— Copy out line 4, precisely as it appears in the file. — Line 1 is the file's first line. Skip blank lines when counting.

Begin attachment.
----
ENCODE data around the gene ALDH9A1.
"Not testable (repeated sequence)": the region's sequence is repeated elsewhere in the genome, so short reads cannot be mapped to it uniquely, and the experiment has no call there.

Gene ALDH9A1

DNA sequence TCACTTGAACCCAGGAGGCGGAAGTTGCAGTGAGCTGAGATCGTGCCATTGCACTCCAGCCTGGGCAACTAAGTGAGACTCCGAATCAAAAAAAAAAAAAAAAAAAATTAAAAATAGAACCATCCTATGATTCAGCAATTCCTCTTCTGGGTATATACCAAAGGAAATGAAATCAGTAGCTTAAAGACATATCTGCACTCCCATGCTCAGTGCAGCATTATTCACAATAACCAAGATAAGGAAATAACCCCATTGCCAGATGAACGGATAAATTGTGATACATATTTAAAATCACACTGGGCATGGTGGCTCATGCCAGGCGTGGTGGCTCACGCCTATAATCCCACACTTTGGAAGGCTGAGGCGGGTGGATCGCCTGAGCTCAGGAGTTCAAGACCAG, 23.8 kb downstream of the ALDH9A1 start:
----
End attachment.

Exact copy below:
DNA sequence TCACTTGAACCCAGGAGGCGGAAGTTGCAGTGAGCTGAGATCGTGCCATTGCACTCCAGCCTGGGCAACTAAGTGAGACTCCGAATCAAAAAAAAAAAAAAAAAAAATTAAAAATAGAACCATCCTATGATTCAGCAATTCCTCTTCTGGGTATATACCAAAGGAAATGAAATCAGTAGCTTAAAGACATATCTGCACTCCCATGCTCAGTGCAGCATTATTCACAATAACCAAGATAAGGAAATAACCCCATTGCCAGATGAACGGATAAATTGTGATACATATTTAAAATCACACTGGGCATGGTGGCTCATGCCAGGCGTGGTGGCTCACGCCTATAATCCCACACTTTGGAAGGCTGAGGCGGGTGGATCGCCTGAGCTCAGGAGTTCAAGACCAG, 23.8 kb downstream of the ALDH9A1 start: